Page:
The Persistence of Financial Distress

Using recently available proprietary panel data, we show that while many (35%) US consumers experience financial distress at some point in the life cycle, most of the events of financial distress are primarily concentrated in a much smaller proportion of consumers in persistent trouble. Roughly 10% of consumers are distressed for more than a quarter of the life cycle, and less than 10% of borrowers account for half of all distress events. These facts can be largely accounted for in a straightforward extension of a workhorse model of defaultable debt that accommodates a simple form of ...
Working Papers , Paper 2017-38

Working Paper
Loan guarantees for consumer credit markets

Loan guarantees are arguably the most widely used policy intervention in credit markets, especially for consumers. This may be natural, as they have several features that, a priori, suggest that they might be particularly effective in improving allocations. However, despite this, little is actually known about the size of their effects on prices, allocations, and welfare. ; In this paper, we provide a quantitative assessment of loan guarantees, in the context of unsecured consumption loans. Our work is novel as it studies loan guarantees in a rich dynamic model where credit allocation is ...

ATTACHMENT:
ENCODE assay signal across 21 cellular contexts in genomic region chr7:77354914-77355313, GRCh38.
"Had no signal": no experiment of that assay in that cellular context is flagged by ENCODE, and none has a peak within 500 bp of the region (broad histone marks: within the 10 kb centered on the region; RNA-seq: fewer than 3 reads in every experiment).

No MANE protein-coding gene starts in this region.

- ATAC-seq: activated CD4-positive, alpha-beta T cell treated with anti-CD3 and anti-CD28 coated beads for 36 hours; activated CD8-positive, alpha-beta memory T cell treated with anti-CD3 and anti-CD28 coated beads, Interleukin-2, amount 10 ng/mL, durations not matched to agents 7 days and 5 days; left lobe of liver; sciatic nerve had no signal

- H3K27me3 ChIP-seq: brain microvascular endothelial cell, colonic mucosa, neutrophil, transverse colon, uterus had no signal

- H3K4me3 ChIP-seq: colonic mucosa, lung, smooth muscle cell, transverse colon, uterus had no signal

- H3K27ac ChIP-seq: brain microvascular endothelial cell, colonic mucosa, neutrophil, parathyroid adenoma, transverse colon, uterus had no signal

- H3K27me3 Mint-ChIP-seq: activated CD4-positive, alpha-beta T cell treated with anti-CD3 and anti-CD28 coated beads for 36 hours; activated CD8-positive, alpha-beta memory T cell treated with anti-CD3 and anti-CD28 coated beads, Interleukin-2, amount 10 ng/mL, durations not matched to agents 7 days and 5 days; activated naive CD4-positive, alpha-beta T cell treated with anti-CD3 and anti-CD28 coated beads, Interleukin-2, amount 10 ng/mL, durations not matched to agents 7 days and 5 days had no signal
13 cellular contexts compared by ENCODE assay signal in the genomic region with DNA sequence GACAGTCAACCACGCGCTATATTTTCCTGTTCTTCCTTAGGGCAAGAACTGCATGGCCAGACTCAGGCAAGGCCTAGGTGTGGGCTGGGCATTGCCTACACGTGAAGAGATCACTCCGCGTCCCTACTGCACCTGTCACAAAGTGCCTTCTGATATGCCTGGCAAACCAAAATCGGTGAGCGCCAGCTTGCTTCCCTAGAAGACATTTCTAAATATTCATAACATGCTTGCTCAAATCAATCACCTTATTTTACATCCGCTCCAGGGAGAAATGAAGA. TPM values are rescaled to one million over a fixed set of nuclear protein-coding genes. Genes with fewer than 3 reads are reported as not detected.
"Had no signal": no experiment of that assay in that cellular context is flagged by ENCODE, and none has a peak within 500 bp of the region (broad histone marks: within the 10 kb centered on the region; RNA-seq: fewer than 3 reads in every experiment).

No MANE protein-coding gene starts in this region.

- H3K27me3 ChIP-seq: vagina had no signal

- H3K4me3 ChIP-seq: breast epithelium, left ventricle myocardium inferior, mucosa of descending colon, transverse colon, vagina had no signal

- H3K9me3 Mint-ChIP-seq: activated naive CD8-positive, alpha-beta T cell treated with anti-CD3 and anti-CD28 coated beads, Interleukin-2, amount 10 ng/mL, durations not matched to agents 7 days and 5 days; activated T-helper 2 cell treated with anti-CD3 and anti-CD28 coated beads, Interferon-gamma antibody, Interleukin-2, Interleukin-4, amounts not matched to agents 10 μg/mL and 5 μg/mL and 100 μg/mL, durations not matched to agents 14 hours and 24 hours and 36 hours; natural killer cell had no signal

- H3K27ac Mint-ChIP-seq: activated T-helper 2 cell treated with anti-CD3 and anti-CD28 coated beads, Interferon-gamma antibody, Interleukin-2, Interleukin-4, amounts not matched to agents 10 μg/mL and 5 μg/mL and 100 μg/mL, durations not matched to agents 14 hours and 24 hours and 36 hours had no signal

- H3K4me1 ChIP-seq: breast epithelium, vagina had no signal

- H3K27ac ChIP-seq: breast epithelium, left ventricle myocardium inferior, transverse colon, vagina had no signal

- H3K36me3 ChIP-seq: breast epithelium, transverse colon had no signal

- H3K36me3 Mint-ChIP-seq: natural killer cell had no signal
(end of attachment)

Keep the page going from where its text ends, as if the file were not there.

Working Paper , Paper 11-06

Journal Article
Understanding Living Wills

The requirement for large financial institutions to file resolution plans, or "living wills," as mandated by the Dodd-Frank Act, may mitigate the commitment problem behind TBTF. Analyzing the equilibrium of the game between banks, regulators, and debtholders, is a first step to evaluate the effect of this new policy instrument. As an alternative to regulators tying their hands so that they are not able to intervene with a bailout in the event of financial distress, living wills are meant to make the outcomes from bankruptcy better for society. This is achieved by evaluating, and guiding, ...
Economic Quarterly , Issue 3Q , Pages 193-223

Journal Article
The Evolving Relationship between COVID-19 and Financial Distress.

During most of the COVID-19 pandemic, regions with high financial distress saw disproportionately more infections and deaths than regions with low financial distress. As of February 2021, cumulative infections appear more evenly distributed. However, total deaths remain higher in financially distressed regions.
Economic Bulletin , Issue February 24, 2021 , Pages 3

Systemic risk and the pursuit of efficiency

In this essay, senior economist Kartik Athreya identifies systemic risk with the presence of linkages between market participants, where problems for one directly create problems for others. He argues that such situations can arise from the use of contractual arrangements, especially debt that requires frequent refinancing and liquidation in the event of an inability to repay. The presence of spillover effects can, in turn, lead to outcomes in the wake of shocks that can be improved via policy intervention. Nonetheless, he cautions against taking this as a license to intervene after the fact, ...
Annual Report


FILTER BY Content Type

FILTER BY Jel Classification

E21 18 items

E44 14 items

G11 13 items

D31 10 items

D58 9 items

G21 9 items

show more (18)

FILTER BY Keywords

Bankruptcy 24 items

Financial Distress 18 items

Consumption 10 items

Delinquency 10 items

credit card debt 9 items

Foreclosure 8 items

show more (121)